It is the ninth career win for Michael Walchhofer. … His sixth in DH. … His third win of the season, second in DH. … It is his first DH win at Kitzbuehel. … He owns five of the last 10 Austrian DH wins (men and women). … He is the defending World Cup DH champion.
It is the 12th career podium for Marco Buechel. … The fourth in DH. … It is his third podium of the season, all in DH. … He had been never been better than ninth in Kitzbuehel in DH previously. … He had been fourth in SG (Jan. 21, 2000).
It is the 27th career podium for Daron Rahlves. … The 20th in DH. … It is his sixth podium for the season. … The fourth in DH with the other three all wins. … It is his seventh career podium at Kitzbuehel including the DH win (Jan. 25, 2003) and the SG win (Jan. 23, 2004). … That leads U.S. history, which now totals 18 podiums, including Phil Mahre’s six (all in slalom and combined).
It is the 55th career top-four placing for Bode Miller. … His 10th top four in DH. … He has now been top four at Kitzbuehel in DH, SL and CMB. … His previous best in DH at Kitzbuehel had been seventh (Jan. 22, 2004). … It is the fifth career top five for Erik Guay. … Fourth of the season. … Third in DH. … He had never raced at Kitzbuehel previously. … It is the best Canadian result at Kitzbuehel since Ed Podivinsky was fourth Jan. 14, 1995. … Marco Sullivan tied his second-best career World Cup result. … It is the fourth time he has finished 14th in a Cup race. … It is his best of three scoring results this season. … He missed the 2004 and 2005 seasons to injury. … It is the third-best result of the season for Scott Macartney. … He was also seventh in SG and 11th DH, both at Val Gardena in December. … It is the seventh scoring result of the season for Steven Nyman. … Fourth in DH. … Justin Johnson missed scoring a point by three-hundredths of a second.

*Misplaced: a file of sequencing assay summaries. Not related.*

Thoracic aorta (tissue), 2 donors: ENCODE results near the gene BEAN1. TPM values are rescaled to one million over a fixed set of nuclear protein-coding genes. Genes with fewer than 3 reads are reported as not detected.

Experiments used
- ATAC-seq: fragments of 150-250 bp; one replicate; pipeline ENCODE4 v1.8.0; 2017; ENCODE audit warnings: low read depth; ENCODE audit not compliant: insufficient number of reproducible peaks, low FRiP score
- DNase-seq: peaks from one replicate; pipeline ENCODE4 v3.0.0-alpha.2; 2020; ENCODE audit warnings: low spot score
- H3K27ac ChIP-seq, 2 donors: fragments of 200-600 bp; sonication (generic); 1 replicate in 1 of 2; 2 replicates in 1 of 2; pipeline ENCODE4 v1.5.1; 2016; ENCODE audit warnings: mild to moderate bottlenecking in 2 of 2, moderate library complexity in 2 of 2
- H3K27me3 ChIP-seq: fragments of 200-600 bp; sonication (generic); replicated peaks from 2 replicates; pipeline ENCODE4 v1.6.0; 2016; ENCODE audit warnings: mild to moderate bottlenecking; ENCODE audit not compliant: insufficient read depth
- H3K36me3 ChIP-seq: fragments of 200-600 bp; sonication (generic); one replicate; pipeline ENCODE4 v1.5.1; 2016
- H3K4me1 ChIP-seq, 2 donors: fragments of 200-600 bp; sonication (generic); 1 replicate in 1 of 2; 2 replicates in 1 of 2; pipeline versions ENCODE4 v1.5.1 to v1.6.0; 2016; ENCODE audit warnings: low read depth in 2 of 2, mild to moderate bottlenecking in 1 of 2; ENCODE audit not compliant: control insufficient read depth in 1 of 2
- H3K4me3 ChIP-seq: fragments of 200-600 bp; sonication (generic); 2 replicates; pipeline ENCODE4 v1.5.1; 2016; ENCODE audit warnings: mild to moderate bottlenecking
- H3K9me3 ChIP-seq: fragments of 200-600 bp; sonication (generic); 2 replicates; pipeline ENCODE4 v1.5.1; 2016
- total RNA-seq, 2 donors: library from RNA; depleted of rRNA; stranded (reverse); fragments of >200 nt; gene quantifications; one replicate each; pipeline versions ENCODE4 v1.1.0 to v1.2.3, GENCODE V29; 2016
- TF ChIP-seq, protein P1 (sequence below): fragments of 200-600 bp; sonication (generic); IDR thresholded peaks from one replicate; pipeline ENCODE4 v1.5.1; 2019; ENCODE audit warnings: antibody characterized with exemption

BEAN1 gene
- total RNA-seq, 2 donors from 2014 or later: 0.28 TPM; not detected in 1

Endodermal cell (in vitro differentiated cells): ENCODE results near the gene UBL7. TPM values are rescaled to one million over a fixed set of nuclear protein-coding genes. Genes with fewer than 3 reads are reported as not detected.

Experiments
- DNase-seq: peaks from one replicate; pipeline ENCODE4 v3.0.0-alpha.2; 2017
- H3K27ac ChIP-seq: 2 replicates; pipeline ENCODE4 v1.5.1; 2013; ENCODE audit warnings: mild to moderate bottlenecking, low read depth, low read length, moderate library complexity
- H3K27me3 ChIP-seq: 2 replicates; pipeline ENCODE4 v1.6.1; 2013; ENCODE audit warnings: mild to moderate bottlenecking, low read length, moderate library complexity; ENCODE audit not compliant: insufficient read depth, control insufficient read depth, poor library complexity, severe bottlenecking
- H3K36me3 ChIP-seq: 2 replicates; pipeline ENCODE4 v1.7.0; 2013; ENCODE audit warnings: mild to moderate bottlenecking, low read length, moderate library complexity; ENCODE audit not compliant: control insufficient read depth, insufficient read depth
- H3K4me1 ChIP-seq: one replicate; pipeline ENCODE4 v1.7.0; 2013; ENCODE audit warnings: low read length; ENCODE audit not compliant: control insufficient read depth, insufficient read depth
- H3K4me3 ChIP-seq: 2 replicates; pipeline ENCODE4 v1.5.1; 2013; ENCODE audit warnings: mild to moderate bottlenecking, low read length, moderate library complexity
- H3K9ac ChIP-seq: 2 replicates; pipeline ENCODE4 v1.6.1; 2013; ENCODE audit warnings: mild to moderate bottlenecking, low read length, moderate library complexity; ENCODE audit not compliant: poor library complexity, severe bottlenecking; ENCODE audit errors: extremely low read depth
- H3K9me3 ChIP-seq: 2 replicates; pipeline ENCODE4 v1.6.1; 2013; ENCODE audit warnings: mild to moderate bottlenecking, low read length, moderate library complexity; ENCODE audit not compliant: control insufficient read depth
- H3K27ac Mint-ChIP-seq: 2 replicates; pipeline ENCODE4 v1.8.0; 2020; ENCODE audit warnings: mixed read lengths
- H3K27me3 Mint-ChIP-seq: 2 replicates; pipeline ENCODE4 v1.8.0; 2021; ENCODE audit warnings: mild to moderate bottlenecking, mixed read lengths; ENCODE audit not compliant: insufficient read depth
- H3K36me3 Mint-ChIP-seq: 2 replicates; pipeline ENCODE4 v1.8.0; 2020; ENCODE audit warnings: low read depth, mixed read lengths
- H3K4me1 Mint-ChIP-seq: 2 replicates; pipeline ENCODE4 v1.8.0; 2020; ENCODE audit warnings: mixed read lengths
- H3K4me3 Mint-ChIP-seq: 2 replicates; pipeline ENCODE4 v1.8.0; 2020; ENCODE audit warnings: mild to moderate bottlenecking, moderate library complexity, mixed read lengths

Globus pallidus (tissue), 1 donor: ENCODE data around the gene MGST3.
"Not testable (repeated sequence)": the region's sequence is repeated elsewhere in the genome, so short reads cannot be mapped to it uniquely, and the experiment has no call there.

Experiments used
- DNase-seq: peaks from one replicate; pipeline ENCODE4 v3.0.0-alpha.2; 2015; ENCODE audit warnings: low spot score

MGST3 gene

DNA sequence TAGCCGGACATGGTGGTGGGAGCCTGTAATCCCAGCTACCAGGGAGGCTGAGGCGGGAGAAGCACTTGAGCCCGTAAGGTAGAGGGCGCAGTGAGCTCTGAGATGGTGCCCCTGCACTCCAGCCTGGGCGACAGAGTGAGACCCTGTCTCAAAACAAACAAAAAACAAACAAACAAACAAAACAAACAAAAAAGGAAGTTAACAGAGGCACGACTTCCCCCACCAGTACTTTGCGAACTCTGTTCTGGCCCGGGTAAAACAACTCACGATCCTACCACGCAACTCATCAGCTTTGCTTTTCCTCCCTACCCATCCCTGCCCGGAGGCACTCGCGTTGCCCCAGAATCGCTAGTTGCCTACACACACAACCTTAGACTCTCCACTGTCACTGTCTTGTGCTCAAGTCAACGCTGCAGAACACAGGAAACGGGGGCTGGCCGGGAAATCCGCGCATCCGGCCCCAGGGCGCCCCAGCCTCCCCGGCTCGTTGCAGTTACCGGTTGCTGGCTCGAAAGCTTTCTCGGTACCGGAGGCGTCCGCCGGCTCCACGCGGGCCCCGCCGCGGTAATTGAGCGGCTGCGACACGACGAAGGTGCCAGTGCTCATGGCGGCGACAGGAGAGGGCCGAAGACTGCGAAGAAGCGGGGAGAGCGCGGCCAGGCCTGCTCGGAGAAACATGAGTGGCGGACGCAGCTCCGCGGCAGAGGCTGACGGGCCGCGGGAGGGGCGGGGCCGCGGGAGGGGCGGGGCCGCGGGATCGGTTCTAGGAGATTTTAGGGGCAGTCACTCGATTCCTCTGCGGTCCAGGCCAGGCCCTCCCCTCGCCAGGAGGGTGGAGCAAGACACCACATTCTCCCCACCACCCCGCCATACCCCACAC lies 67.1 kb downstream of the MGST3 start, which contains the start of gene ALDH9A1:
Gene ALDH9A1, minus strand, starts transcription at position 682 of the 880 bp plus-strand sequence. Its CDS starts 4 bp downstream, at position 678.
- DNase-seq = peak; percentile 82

Benjamin Raich (tied for 10th in race) maintains the World Cup overall standings lead 732-704 over Walchhofer, with Rahlves in third at 689 and Miller fourth at 595. … Walchhofer holds the DH standings lead 472-415 over Fritz Strobl (disqualification). … Rahlves is third at 390 with Buechel fourth at 360 and Miller fifth at 260. … Winning margin is five-hundredths of a second. … Top eight are within a second. … Top 21 within two seconds.